Abstract

Magnetohydrodynamics

Jane Pratt
Advisor: L. G. de Pillis
May 2000


 
Magnetic field sustainment against ohmic dissipation by turbulent flow is referred to as the turbulent dynamo effect. Theoretical research into dynamo mechanisms has been actively pursued for several decades, culminating recently in massive computer simulations of the Earth's core. The majority of these studies has employed the equations of magnetohydrodynamics (MHD), a nonlinear theory of electrically conducting fluids.

The EDQNM (Eddy-Damped Quasi-Normal Markovian) closure is designed so that the turbulence equations derived from Navier-Stokes dynamics can be closed and satisfy the realizability condition of positivity of the kinetic energy spectrum. In the two-fluid-like case of MHD turbulence, realizability requires more work. Leaf Turner and I have previously proved that equations analogous to those expected of the EDQNM closure for MHD without mean fields satisfy the appropriate realizability conditions.

For my senior thesis I would like to further explore this area. I propose to close the MHD equations with the EDQNM closure and examine the additional requirements needed to make the MHD equations realizable more generally with the EDQNM closure. I wish to investigate aspects of MHD turbulence when mean fields are present. Two aspects are worthy of investigation: the utility of a quasinormal closure when the mean fields are inhomogeneous vs homogeneous, and the effect of the presence of mean fields on realizability. Some of these effects can be studied directly in the purely Navier-Stokes turbulence case. This proposal would likely require numerical simulation. This thesis would build on work begun with Leaf Turner at Los Alamos National Laboratory during the summer of 1999.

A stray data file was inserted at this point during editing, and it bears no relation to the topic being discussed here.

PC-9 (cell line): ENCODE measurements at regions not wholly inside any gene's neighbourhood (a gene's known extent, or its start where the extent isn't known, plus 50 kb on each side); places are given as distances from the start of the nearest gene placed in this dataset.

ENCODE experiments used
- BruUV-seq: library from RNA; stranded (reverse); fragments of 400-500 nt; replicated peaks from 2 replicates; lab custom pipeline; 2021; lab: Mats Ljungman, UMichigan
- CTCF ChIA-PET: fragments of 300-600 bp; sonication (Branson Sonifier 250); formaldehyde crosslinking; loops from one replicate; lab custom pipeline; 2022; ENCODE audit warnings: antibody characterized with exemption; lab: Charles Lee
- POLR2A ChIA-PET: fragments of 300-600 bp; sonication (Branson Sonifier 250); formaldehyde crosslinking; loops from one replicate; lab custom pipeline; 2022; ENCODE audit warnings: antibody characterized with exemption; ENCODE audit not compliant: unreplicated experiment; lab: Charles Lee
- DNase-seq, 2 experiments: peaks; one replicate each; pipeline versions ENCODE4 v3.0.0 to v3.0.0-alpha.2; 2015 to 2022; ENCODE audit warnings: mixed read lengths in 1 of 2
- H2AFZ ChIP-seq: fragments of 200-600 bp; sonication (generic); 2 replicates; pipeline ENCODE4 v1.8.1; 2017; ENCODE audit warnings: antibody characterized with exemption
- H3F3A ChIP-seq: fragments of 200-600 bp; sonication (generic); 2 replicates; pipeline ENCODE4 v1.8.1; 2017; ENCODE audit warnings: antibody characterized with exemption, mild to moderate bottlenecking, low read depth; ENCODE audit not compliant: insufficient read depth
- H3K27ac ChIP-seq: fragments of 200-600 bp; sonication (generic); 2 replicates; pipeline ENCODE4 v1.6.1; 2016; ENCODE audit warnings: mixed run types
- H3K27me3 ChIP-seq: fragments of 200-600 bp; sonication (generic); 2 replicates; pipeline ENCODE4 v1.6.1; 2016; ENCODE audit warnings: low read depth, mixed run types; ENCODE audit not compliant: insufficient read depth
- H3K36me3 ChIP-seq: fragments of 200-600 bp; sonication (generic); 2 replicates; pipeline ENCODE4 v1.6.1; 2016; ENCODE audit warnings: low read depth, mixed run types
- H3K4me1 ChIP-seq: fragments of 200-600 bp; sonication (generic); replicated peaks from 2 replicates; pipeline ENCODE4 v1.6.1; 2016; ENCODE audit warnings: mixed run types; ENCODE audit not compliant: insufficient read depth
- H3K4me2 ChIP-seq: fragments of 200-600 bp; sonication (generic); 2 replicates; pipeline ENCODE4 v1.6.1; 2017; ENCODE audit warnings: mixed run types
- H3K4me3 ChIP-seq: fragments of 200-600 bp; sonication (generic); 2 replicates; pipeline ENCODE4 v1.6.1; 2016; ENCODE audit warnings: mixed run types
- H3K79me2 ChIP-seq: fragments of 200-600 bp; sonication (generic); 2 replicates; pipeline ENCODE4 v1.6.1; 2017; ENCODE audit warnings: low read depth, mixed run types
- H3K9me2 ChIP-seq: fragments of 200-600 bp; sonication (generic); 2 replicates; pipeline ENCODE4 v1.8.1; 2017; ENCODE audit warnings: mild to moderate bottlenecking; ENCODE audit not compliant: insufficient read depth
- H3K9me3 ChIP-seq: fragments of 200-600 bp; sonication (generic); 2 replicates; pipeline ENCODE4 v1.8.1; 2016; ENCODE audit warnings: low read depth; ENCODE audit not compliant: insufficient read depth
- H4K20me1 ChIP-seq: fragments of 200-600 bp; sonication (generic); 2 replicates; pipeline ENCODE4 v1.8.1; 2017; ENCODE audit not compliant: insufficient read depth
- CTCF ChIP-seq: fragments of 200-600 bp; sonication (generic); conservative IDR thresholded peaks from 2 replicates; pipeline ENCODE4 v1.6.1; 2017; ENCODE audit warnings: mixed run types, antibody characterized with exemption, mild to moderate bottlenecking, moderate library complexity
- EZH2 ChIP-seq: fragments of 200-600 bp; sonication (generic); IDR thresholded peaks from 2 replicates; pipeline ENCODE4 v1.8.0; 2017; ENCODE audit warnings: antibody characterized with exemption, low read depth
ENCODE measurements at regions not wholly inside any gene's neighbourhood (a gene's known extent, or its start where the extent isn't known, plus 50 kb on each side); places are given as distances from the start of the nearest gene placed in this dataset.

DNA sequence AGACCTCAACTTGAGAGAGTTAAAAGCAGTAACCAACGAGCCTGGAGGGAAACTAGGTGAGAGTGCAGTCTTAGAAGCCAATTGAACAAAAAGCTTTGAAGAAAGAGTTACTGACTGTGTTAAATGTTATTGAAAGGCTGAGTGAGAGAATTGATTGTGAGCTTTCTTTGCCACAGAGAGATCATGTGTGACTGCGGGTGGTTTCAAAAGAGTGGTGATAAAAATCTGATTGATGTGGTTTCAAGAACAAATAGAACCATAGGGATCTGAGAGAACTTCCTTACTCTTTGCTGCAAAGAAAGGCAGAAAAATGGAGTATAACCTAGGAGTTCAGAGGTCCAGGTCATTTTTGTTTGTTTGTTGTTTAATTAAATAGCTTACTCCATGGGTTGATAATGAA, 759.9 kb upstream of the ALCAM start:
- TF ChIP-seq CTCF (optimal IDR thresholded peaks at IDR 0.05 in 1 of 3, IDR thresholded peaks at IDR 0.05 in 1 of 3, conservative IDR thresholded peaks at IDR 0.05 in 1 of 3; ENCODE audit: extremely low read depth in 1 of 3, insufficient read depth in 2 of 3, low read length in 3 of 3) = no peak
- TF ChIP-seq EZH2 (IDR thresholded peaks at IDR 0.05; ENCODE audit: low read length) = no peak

Previous Reading:
I have previously studied Uriel Frisch's book Turbulence and the closures in it. I've also studied Leaf Turner's papers on closures in turbulence, as well as several articles he recommended. These include H. K. Moffatt's book on electrically conducting fluids, Orszag's work on turbulence, as well as more recent articles. I intend to continue studying these works and any others on magnetic fluids, turbulence, dynamos, and closure schemes that I come across. One interesting source might be: A. Pouquet, U. Frisch, and J. Leorat, J. Fluid Mech. 77, 321-354 (1976).
 


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